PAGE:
Linda S. Heard
Gulf News (Opinion)
October 6, 2009 - 12:00am

Once again Palestinians have attempted to procure justice via recognised international channels to no avail. The United Nations Human Rights Council shelved the Goldstone report that compiled evidence that war crimes may have been committed by Israel in Gaza. This means that Israel has once again escaped referral to the International Criminal Court in The Hague. The volte-face was the result of pressure from the White House which discounted the report as flawed and one-sided.

To add insult to injury, almost simultaneously, Britain rendered the Israeli Defence Minister Ehud Barak immune from prosecution when he visited London last week with his wife.

Last Saturday, British lawyers acting on behalf of 16 Palestinians, petitioned the City of Westminster Magistrates Court to have Barak arrested for war crimes in connection with ‘Operation Cast Lead’, citing the 1988 Criminal Justice Act, giving universal jurisdiction to English and Welsh courts.

The judge in question accepted the petition’s basic legal premise, but contacted the Foreign Office to ascertain the government’s stance. Within hours, what was meant to be a private visit suddenly morphed into an official one so that Israel’s Defence Minister could be protected under cover of diplomatic immunity in the same way that his predecessor Shaul Mofaz was shielded from justice when he spent time in Britain during 2004.

Shamefully, those aren’t the only occasions when Britain saw fit to circumvent the law to ensure continued good relations with Israel and its big brother — the United States. Israeli officials planning visits to the UK are regularly tipped off, concerning threats of prosecution.

For instance, in 2007, the then head of Shin Bet, Israel’s domestic intelligence agency, Avi Dichter, was warned to cancel a trip to London else risk arrest for his part in the attempted assassination of Hamas leaders that resulted in the death of 13 Palestinian civilians.

Earlier, in September 2005, Major General Doron Almog was tipped off not to disembark from an El Al airplane that had landed at Heathrow so that he could avoid being arrested for contravening international laws of war.


Officers from the Metropolitan Police, armed with an arrest warrant, were refused entry, but instead of using force — as they were entitled to do — they stood down, fearing an armed confrontation with General Almog’s security detail. However, a former head of Scotland Yard’s flying squad, John O’Connor, later commented that “all they needed to do was to stop the plane from taking off and negotiate through the Foreign Office”.

Needless to say, the British authorities wouldn’t have been quite as coy as they had indicted Bosnian Serb war criminal Radovan Karadžic? who had landed at Heathrow and they certainly didn’t hesitate in detaining the late Chilean dictator Augusto Pinochet on a Spanish provisional warrant for the murder of Spanish citizens. And whereas Spanish prosecutors were determined to pursue Pinochet, this year, following a flurry of diplomatic activity between Israel and Spain, a Spanish court ruled that Spain lacked the necessary jurisdiction to prosecute Avi Dichter.

Britain may be reluctant to detain alleged Israeli war criminals but, conversely, it is only too eager to hand over its own citizens to other countries for white collar offences. In 2006, three British bankers were extradited to the US charged with seven counts of wire fraud while a British hacker suffering from Asperger’s syndrome is about to be served on an American platter for hacking into Nasa computers in search of UFOs.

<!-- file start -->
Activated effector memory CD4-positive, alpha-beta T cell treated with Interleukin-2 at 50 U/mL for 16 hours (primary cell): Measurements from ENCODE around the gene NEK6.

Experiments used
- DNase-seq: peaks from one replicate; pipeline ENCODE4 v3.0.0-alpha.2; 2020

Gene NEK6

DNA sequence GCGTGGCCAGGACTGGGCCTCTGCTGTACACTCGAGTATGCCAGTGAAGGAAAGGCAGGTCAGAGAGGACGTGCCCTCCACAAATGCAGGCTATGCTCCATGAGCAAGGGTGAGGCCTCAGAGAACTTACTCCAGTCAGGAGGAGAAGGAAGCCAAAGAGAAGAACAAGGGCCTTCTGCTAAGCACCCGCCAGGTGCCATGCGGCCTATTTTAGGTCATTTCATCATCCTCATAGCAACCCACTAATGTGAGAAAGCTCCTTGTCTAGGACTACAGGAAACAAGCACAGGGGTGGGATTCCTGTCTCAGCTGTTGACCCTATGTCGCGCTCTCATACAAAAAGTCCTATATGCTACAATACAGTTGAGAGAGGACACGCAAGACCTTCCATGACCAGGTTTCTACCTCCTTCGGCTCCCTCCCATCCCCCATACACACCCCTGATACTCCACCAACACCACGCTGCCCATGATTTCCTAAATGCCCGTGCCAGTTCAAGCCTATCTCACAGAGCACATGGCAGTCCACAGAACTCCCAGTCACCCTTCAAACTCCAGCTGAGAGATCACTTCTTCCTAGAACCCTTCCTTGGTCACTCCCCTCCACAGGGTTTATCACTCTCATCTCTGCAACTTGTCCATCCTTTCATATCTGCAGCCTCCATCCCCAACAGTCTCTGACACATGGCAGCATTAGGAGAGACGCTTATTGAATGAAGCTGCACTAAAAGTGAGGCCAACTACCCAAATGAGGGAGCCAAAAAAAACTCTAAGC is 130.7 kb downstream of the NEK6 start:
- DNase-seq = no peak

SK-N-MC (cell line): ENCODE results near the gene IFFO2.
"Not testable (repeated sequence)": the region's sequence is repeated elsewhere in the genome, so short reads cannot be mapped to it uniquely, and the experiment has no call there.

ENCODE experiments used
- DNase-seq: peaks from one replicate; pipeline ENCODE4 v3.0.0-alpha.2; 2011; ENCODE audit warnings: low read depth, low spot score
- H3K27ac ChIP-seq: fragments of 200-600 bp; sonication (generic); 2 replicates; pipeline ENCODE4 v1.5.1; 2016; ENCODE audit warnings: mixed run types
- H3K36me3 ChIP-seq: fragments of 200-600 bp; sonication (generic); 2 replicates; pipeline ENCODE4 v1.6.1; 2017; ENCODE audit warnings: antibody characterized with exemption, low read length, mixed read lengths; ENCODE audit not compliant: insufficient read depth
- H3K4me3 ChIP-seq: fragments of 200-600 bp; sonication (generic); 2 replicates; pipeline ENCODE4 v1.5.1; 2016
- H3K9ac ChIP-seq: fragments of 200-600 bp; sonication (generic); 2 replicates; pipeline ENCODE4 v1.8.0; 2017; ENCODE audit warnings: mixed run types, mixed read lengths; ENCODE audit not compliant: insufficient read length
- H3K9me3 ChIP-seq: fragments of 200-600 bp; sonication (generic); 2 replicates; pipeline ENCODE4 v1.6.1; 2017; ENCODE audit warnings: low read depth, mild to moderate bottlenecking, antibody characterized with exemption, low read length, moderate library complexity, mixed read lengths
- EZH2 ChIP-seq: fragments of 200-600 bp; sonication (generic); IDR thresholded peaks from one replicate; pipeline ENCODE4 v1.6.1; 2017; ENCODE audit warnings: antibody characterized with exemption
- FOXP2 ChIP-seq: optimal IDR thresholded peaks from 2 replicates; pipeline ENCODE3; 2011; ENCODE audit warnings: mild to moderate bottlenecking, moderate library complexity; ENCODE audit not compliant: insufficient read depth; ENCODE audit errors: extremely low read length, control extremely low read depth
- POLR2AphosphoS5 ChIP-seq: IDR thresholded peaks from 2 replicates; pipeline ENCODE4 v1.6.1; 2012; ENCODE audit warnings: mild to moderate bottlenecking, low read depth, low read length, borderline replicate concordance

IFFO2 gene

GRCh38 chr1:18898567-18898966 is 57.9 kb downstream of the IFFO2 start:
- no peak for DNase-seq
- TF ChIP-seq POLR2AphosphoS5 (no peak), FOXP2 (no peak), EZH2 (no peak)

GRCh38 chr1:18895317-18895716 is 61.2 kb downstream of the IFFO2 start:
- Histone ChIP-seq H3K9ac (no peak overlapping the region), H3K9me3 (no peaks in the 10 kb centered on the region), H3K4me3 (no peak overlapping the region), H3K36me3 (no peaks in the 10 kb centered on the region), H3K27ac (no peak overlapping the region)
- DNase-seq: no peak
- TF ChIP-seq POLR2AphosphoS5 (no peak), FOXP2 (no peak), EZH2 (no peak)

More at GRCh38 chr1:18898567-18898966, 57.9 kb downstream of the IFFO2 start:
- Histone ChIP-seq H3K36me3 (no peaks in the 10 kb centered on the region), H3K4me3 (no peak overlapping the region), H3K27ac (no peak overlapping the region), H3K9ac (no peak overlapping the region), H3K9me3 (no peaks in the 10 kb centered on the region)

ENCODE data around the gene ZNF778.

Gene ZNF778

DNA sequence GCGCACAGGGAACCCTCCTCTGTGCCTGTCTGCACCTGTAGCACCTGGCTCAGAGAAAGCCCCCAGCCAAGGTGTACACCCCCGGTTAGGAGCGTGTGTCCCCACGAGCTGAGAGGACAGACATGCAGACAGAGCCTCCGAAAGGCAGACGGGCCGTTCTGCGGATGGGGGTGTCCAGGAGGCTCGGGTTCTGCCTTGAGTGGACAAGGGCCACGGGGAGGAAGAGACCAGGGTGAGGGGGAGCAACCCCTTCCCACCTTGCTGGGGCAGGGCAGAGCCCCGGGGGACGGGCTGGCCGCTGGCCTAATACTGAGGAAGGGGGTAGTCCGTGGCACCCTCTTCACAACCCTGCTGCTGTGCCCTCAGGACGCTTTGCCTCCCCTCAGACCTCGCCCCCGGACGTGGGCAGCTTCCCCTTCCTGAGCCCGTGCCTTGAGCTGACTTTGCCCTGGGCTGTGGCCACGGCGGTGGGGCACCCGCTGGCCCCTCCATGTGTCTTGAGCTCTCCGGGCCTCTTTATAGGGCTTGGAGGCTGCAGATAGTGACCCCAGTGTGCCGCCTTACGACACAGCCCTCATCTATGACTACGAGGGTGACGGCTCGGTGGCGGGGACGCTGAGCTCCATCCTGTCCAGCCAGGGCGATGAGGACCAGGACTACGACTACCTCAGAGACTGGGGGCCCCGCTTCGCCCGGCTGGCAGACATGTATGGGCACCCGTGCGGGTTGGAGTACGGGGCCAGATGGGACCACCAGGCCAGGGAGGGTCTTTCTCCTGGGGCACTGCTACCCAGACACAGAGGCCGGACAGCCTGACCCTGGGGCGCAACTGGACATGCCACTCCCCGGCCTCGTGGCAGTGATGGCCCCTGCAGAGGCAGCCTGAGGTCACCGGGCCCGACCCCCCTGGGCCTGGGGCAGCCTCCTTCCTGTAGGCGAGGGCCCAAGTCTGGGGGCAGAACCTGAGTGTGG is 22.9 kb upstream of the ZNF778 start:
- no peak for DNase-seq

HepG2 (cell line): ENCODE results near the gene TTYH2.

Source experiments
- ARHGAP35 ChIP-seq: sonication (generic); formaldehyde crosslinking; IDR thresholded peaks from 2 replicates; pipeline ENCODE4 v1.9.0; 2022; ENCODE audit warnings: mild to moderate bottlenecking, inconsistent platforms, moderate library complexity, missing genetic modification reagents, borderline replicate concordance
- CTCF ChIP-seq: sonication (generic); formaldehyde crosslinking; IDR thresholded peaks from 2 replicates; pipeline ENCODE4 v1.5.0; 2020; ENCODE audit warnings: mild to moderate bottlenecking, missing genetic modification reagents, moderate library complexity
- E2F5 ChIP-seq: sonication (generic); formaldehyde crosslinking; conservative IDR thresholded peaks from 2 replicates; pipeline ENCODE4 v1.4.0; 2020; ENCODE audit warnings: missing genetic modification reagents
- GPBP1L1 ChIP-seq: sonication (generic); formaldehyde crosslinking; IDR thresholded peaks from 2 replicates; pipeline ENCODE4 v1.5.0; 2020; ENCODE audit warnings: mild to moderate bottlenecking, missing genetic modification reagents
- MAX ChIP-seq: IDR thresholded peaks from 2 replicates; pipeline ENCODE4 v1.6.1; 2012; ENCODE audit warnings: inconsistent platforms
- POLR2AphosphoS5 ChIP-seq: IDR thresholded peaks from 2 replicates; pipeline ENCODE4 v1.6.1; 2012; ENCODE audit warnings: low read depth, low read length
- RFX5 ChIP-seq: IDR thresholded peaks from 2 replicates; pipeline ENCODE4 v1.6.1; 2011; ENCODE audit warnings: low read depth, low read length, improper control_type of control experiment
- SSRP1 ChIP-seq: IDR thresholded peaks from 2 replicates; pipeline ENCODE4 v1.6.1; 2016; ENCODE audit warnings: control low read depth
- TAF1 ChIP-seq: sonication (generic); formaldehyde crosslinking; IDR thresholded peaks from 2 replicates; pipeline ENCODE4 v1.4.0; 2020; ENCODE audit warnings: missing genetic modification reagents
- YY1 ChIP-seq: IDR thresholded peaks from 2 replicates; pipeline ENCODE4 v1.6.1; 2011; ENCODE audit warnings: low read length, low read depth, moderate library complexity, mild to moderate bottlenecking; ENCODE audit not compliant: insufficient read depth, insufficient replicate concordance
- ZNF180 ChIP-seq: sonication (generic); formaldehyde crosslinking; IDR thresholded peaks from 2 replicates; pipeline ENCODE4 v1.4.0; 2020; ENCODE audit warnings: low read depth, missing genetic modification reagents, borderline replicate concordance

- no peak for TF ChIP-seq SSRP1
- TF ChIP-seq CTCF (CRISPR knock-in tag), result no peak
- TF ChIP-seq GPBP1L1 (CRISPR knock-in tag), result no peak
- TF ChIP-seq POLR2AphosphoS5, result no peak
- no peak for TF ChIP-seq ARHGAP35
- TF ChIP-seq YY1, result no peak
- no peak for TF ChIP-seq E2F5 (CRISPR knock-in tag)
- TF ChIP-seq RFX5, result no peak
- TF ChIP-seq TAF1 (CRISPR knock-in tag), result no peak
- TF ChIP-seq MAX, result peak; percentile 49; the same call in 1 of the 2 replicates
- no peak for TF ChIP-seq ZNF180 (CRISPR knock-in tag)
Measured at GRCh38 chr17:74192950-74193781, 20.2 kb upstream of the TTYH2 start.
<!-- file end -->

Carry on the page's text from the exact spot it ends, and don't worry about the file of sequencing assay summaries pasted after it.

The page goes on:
The British Home Secretary, Alan Johnson, could block his extradition but says “his crimes are far from trivial”. It seems to be incredible that a man who did no real harm to anyone can be sent away for trial in a foreign land, yet alleged war criminals are embraced by his own. Moreover, the extradition process between the UK and the US is lopsided. America will not hand over its nationals to British courts and has even refused to provide documents requested by British judges.

As if that wasn’t enough to make any fair minded individual want to pull his hair out at the roots, while the US President Barack Obama calls for a nuclear-free world and accuses Iran of pursuing nuclear weapons, he has blessed Israel’s policy of ‘nuclear ambiguity’.

In other words, Israel will not come under pressure to sign up to the Nuclear Non-Proliferation Treaty, disclose its nuclear capabilities or declare its nuclear arsenal. At the same time, the US and its allies, currently sabre-rattling against Tehran for insisting upon its right to enrich uranium, will continue pretending that Israel is nuke-free.

The unpalatable truth is this: Israel is not bound by the international laws and conventions that are applicable to just about every other country on earth. It can assassinate, imprison, or bomb just about anyone without fear of retribution. It can develop nuclear weapons to its heart’s content. It can scoff at UN resolutions and its officials can swan around the world without fear of prosecution, thanks to governments which collude with their own.

Those who criticise this sorry state of affairs are labelled anti-Semite or terrorist supporter. When, oh when, will good people everywhere remove their rose-coloured spectacles long enough to penetrate the carefully orchestrated propaganda and call foul?


American Task Force on Palestine - 1634 Eye St. NW, Suite 725, Washington DC 20006 - Telephone: 202-262-0017